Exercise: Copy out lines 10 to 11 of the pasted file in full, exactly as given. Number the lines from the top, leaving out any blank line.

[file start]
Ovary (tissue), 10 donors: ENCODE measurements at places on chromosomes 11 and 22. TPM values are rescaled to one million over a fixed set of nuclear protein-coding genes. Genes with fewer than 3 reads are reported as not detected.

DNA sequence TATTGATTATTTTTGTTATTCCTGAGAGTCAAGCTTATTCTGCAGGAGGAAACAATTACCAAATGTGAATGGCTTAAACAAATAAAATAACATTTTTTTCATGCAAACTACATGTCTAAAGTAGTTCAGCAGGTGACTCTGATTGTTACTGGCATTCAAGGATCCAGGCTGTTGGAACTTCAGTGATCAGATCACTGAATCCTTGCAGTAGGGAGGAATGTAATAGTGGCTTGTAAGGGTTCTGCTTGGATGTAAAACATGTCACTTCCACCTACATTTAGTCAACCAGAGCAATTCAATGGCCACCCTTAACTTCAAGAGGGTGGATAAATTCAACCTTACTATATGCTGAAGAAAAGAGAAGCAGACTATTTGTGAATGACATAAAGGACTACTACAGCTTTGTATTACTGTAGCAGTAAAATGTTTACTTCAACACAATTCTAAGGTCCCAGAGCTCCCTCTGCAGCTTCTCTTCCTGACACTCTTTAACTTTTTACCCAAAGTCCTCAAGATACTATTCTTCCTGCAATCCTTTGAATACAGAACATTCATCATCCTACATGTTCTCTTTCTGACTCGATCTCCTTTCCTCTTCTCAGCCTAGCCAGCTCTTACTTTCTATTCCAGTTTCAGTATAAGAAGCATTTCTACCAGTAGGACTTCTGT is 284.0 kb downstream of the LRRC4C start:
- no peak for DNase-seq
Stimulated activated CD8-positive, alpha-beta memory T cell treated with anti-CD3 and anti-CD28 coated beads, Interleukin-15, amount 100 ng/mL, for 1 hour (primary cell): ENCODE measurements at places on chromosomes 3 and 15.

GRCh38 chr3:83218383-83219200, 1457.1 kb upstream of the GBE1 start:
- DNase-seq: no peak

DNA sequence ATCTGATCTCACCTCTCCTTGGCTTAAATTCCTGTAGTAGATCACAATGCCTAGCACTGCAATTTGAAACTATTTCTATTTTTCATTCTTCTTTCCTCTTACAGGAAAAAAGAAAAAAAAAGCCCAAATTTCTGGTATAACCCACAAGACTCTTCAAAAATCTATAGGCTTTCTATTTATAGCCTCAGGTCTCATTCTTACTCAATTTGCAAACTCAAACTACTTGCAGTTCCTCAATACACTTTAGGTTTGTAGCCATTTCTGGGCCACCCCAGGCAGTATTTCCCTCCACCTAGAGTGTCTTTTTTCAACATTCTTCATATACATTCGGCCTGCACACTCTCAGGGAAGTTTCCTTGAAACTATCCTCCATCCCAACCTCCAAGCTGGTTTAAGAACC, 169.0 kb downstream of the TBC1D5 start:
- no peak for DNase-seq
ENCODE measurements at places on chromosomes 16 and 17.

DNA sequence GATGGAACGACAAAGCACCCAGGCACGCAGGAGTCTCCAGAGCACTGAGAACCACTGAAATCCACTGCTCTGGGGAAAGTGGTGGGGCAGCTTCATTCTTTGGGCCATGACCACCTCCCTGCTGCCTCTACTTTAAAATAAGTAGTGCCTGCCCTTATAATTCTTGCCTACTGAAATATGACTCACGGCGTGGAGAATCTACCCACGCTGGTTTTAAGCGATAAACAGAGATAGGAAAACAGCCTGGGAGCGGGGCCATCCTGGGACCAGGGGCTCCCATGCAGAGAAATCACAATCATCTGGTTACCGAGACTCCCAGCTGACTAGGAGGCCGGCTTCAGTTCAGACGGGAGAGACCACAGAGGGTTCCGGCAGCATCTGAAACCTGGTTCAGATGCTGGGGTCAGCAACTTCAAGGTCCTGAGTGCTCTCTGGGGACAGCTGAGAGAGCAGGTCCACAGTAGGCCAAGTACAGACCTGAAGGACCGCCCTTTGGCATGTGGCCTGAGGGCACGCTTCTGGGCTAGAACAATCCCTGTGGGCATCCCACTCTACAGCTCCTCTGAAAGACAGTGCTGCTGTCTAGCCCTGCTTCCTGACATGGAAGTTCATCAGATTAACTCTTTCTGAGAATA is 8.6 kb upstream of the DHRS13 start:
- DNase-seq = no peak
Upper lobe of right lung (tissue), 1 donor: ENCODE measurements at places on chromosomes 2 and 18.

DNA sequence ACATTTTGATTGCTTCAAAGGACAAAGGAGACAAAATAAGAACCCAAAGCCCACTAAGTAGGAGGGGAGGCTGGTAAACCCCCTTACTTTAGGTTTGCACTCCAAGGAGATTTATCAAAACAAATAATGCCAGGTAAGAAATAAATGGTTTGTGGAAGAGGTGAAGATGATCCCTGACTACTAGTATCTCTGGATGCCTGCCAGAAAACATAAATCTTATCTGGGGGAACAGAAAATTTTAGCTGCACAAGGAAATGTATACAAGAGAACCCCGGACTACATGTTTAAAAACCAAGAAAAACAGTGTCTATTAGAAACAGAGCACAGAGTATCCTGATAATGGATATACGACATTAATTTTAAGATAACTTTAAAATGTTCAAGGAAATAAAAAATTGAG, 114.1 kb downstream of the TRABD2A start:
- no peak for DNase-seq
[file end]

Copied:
DNA sequence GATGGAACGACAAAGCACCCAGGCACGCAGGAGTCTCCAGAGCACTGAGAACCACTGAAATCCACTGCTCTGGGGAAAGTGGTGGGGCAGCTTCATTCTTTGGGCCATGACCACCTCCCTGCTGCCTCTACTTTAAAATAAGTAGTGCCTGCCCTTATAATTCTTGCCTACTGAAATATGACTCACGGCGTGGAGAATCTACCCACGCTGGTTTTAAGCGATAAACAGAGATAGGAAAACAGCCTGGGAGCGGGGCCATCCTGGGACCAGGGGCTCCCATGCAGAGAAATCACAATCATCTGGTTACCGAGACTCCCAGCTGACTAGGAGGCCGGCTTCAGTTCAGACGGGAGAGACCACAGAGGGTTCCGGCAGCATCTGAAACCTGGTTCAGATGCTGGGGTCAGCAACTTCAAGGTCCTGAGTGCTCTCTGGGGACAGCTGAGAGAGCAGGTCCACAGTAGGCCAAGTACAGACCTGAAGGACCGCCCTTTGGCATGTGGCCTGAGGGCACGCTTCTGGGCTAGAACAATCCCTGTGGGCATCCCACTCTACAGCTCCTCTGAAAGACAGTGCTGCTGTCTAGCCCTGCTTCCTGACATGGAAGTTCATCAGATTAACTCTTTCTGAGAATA is 8.6 kb upstream of the DHRS13 start:
- DNase-seq = no peak